The Smart Building Advantage: Comfort, Safety, Convenience and Responsiveness

In case you’re unfamiliar with the term “smart building,” it is a building constructed or retrofitted with internet-connected sensors, devices and appliances. It represents the next step in how and where we’ll live and work in the future, and it will increase operational efficiency, reduce utility costs and improve the quality of daily life for building tenants and managers.

This is all being made possible by the Internet of Things (IoT). The IoT is the term given to all the devices that collect, send and receive data via the internet. Entire industries are beginning to embrace IoT innovations, including banking, health care, transportation and, of course, design and construction. As more devices and sensors are added to the IoT, the potential for analysis and control over the built environment increases.

The smart building market is projected to grow from $60 billion in 2019 to $105 billion by 2024, with an annual growth rate of 11.7%. The major factors driving the smart building market include not only the rising adoption of IoT-enabled building management systems, but also new regulations and requirements, cost savings related to proactive utility management, and the need to improve the safety, comfort and productivity of building tenants. Smart buildings of the future will enrich occupants’ experience by offering convenience, better health, security and comfort, while consuming fewer resources.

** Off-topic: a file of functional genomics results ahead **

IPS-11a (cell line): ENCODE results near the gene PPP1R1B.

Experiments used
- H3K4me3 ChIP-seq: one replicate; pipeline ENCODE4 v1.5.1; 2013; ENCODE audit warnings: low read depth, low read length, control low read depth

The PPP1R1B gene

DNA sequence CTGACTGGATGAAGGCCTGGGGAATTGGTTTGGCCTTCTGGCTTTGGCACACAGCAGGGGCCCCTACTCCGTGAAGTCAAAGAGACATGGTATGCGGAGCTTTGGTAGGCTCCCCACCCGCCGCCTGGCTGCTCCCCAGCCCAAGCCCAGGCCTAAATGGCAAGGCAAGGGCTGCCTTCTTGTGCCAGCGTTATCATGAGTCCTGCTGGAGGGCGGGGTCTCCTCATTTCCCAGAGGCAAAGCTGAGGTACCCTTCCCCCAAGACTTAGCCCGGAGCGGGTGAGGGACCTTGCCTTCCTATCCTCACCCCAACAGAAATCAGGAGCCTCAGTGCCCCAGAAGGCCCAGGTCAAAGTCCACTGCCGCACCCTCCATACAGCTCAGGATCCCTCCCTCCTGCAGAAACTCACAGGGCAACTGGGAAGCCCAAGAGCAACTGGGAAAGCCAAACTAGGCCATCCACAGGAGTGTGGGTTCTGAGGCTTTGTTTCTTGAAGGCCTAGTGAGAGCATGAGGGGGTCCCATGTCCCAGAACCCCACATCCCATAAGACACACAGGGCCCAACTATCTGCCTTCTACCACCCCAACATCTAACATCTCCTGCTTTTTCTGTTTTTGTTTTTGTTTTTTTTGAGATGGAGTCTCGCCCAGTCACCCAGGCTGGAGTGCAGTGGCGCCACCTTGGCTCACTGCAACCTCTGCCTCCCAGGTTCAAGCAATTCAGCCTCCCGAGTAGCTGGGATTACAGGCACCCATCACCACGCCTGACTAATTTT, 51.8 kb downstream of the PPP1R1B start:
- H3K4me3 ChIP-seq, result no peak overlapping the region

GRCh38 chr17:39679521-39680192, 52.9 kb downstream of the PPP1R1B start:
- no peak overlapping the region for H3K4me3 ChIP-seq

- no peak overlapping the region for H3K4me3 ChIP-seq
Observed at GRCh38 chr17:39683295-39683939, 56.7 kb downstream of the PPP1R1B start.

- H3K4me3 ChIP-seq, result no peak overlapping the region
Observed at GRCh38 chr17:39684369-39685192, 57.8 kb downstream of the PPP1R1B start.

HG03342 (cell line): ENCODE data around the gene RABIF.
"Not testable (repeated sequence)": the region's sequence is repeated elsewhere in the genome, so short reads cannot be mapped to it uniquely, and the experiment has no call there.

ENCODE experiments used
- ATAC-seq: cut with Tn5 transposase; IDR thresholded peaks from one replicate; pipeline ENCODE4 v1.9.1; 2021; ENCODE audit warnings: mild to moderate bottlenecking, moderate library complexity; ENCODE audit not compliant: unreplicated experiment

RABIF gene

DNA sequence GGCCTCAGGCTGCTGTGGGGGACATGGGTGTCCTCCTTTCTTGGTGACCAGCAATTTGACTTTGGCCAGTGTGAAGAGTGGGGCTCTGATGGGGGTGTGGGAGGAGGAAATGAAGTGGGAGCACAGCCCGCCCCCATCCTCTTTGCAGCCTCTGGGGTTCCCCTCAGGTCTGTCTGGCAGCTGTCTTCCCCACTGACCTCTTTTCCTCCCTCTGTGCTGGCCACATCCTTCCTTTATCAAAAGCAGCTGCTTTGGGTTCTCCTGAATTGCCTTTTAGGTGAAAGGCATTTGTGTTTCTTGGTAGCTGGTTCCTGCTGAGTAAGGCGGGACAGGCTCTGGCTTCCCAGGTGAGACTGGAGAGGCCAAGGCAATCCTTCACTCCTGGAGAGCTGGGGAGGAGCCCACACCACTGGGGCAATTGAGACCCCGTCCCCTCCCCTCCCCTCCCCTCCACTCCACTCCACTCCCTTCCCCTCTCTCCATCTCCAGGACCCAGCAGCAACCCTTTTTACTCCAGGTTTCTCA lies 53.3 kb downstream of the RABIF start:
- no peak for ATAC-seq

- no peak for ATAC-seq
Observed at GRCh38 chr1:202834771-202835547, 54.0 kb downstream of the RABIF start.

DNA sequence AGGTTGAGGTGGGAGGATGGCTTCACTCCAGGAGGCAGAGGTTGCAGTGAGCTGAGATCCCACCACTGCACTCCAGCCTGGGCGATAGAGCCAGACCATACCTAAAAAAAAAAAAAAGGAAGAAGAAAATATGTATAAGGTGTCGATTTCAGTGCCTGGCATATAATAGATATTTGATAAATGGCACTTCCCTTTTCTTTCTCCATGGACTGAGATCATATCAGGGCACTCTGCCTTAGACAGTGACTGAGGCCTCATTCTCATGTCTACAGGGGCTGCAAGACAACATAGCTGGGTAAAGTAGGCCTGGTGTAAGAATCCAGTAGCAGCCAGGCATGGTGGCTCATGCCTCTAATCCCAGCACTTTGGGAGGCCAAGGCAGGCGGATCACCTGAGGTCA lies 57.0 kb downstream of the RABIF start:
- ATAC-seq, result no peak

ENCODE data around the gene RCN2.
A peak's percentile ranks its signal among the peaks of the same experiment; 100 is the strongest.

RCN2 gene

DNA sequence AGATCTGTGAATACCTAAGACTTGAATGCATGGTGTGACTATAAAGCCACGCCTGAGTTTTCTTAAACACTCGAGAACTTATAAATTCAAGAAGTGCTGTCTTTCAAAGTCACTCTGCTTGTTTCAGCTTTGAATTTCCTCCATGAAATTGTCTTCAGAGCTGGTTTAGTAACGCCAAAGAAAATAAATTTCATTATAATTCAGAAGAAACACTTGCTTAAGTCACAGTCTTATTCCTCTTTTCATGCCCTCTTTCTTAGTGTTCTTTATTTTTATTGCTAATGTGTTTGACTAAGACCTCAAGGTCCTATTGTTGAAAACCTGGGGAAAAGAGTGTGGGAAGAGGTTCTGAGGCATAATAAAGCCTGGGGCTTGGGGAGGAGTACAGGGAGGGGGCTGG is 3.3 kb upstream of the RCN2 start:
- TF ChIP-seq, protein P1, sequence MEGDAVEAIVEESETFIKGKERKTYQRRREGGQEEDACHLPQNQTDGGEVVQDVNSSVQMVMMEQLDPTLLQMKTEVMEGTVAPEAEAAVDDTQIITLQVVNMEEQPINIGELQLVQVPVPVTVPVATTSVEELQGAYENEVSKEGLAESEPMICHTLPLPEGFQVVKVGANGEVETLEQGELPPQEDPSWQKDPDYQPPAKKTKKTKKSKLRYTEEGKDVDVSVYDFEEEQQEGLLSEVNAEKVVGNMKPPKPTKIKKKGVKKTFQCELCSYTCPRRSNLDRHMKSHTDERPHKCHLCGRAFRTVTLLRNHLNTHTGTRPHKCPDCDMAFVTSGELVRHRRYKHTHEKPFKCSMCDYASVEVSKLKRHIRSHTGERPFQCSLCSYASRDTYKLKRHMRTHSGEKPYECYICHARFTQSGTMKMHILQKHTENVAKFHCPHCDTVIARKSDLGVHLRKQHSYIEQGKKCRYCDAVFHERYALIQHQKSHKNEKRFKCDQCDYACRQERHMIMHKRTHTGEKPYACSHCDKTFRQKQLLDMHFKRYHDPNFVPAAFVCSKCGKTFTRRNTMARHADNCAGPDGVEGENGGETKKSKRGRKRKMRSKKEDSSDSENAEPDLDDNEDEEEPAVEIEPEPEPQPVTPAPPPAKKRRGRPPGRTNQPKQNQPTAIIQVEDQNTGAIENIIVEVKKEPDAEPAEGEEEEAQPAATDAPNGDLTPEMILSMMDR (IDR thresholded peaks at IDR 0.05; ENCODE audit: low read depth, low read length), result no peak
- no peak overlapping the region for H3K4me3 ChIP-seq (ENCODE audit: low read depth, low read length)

The benefits of employing smart building technology can be broken down into four primary classifications: Comfort, Safety, Convenience and Responsiveness. These benefits have the potential for significant, measurable cost savings and return on investment.

It is estimated that even small changes in temperature can have a dramatic effect on worker productivity. Smart energy management systems can turn lights on and off, raise and lower thermostat temperatures and handle HVAC control systems based on occupancy, without the need for human intervention.
Potential cost savings: reduced staff turnover, reduced lease turnover, savings on heating and cooling

Security and surveillance systems will lock and unlock doors based on visual identification, even contacting the authorities or emergency services when warranted. A “digital twin” of the building supports indoor navigation and wayfinding, quickly routing security and emergency personnel to trouble spots.
Potential cost savings: lower insurance costs, reduced or eliminated business downtime

Smart infrastructure management can automate parking systems and control water usage, and can manage elevators, escalators and conference rooms. This improves productivity and the tenant experience.
Potential cost savings: reduced lease turnover, savings on electricity and water costs, better space management

By leveraging data, building operators can see indicators of potential problems and take corrective actions before products and systems fail. Companies can save approximately 15% of their annual capital asset spending by optimizing existing building assets and prioritizing maintenance.
Potential cost savings: cost-effective predictive maintenance, reduced or eliminated business downtime

It is estimated there will be 62 billion devices connected via IoT by 2024. The amount of data that IoT devices generate is doubling approximately every 40 weeks. Building managers and operators can leverage these new technologies and networks to provide better environments for their tenants and simultaneously reduce their operating budgets.

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Frank Orr

Senior Geospatial Consultant Frank Orr, GISP, PMP, works out of Woolpert’s Denver office. Orr develops strategic GIS programs, implementations and solutions for Woolpert's federal, state, local, utility and commercial clients.